"We are searching for a model output that represents a world system that is: 1. sustainable without sudden and uncontrollable collapse..." (Dennis L. Meadows; The Limits to Growth, 1972).
At a United Nations conference held in Rio de Janeiro in 1992 the principle of sustainability was transferred to the international community: Economic, environmental and development policies should have the common goal of satisfying the needs of present generations while at the same time ensuring quality of life for all people over the long term.
Sustainable development (also called lasting or future-fit development) is closely associated with the United Nations’ Brundtland Commission on Environment and Development. In its 1987 report, the Commission criticised:
“We may show profits on the balance sheets of our generation, but our children will inherit the losses. We borrow environmental capital from future generations with no intention or prospect of repaying”.
To counter this, the Brundtland Report introduced the concept of sustainable development.
Sustainability means using a regenerable system in a way that its essential properties are maintained and the system is naturally recoverable.
Sustainable development meets the needs of the present generation, without hindering future generations from being able to meet their needs and choose their life-style. The demand that this development be “durable” applies to all countries and their people.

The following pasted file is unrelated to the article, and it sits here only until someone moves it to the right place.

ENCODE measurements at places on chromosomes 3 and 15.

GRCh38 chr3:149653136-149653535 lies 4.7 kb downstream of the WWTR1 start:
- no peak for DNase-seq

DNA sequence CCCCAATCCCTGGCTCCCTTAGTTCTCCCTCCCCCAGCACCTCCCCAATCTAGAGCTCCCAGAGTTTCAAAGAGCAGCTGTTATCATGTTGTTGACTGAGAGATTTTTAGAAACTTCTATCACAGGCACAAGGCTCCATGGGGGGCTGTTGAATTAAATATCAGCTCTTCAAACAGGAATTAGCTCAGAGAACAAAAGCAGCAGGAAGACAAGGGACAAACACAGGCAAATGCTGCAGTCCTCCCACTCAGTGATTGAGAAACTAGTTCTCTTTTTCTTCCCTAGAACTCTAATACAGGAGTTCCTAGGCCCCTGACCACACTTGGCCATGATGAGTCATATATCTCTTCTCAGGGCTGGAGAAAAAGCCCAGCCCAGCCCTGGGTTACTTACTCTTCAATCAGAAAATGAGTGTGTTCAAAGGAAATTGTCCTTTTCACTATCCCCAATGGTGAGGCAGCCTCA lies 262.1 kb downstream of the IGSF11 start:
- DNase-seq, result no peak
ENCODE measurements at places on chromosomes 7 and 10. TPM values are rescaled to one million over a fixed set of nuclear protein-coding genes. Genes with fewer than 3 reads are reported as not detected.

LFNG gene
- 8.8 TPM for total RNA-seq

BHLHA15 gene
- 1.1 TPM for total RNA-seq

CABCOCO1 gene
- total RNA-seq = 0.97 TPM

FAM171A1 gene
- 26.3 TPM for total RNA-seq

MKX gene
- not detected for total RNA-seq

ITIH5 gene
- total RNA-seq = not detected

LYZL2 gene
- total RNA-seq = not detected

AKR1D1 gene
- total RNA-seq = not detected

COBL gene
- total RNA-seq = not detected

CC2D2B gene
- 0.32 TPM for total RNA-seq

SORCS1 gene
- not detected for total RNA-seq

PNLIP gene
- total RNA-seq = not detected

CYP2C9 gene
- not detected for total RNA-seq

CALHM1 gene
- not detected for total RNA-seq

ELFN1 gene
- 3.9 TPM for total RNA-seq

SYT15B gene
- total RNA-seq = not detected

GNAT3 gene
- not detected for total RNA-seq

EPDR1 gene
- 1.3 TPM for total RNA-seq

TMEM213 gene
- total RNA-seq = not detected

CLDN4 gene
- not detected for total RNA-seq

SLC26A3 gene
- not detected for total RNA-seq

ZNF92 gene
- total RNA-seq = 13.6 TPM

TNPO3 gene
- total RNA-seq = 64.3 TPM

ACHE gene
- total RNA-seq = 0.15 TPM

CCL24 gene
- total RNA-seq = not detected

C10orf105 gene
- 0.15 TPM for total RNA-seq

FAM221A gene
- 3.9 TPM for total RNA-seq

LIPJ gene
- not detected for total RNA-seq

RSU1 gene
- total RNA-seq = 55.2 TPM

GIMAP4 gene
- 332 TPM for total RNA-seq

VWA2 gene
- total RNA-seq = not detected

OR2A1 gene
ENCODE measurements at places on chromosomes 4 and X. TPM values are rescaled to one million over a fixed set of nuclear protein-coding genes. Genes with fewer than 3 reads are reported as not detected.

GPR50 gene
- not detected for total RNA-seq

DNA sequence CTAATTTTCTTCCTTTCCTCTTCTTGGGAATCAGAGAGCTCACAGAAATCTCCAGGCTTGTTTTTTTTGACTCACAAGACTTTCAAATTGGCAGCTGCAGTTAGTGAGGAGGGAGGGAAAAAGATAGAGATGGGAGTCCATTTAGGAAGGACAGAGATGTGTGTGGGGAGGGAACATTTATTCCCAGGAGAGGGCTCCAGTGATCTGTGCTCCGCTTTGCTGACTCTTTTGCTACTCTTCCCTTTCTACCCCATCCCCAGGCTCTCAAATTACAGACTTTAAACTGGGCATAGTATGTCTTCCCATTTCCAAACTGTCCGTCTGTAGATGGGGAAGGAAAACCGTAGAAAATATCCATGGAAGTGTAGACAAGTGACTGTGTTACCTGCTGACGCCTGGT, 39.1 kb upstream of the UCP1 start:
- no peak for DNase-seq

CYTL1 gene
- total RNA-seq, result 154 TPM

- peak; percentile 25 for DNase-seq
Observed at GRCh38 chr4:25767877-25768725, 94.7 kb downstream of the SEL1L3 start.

However, sustainable development is more than just a modern slogan: It is a novel, long-term concept of environmental, economic, employment and social policy that goes far beyond periods of government and national borders. An intact environment, economic prosperity and social solidarity are to be common goals of global, national and local politics to ensure quality of life for all humans for the long term. Sustainable development is therefore also the response to the challenge of controlling social, economic and environmental processes responsibly. Target conflicts need to be analysed and options for overcoming them have to be developed.
Three pillars of Sustainability
In general understanding the concept of sustainability consists of three components, which are also called the “three-pillars model of sustainability”.
- Environmental sustainability describes the target of preserving nature and environment for future generations. This comprises the preservation of biodiversity, climate protection, the tending of cultivated areas and of landscapes in their original form as well as, in general, a careful way of dealing with the natural environment.
- Economic sustainability postulates that economic activities are designed in such a way that they provide a durable, robust basis for income and prosperity. The protection of economic resources against exploitation is of particular importance in this area.
- Social sustainability understands the development of society as a way which allows participation for all members of a community. A balance of social forces is required to attain the goal of sustainable, viable societies over the long term.
Sustainable development means pursuing a common, future-oriented environmental, social and economic path - in everyday life, in civil society, in the field of education, in administration, in all sectors of the economy, and in politics.
Networks of sustainability actors from and in all these areas provide an important basis for this common path. The global importance of networking is growing also a consequence of the Agenda 2030 with its 17 Sustainable Development Goals (SDGs). It was adopted in 2015 at a high-level summit meeting of the United Nations under the title “Transforming our World: The 2030 Agenda for Sustainable Development”. By adopting the Agenda the 193 UN Member States committed themselves to working towards their common objective of attaining the SDGs on regional, national and international level by 2030.